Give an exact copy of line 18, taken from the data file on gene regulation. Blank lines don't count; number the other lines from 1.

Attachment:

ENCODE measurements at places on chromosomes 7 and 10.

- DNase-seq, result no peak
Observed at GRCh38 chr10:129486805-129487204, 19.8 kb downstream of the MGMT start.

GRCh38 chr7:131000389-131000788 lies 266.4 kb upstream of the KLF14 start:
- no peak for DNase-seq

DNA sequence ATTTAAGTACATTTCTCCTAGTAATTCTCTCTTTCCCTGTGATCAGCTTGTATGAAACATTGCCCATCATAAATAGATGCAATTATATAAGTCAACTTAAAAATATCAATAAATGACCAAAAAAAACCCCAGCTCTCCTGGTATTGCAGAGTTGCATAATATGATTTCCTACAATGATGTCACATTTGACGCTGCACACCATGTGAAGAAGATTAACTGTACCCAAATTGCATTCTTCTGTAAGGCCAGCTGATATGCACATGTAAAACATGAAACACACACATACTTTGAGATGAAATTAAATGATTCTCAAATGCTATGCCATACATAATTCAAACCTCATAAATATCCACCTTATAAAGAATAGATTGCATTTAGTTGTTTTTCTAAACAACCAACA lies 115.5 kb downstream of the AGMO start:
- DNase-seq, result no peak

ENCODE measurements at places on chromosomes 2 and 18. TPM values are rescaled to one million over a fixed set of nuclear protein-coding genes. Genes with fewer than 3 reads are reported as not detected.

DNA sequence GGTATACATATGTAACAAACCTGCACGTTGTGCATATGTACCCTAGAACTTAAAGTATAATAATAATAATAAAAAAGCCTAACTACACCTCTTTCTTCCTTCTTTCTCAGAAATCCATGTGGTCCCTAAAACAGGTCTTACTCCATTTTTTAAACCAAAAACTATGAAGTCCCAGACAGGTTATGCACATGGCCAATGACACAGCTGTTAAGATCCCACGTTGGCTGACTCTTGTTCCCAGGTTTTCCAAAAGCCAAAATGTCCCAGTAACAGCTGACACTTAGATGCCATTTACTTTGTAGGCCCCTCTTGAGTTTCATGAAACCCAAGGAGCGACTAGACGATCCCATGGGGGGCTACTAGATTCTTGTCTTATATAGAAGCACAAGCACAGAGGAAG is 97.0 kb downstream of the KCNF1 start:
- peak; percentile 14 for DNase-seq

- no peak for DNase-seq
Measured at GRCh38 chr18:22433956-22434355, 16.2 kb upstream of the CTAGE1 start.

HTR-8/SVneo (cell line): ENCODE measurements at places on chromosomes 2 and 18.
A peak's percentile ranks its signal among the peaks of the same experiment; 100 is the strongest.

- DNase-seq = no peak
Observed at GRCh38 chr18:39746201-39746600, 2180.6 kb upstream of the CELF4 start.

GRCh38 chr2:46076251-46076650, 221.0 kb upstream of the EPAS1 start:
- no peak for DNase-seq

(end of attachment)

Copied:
- no peak for DNase-seq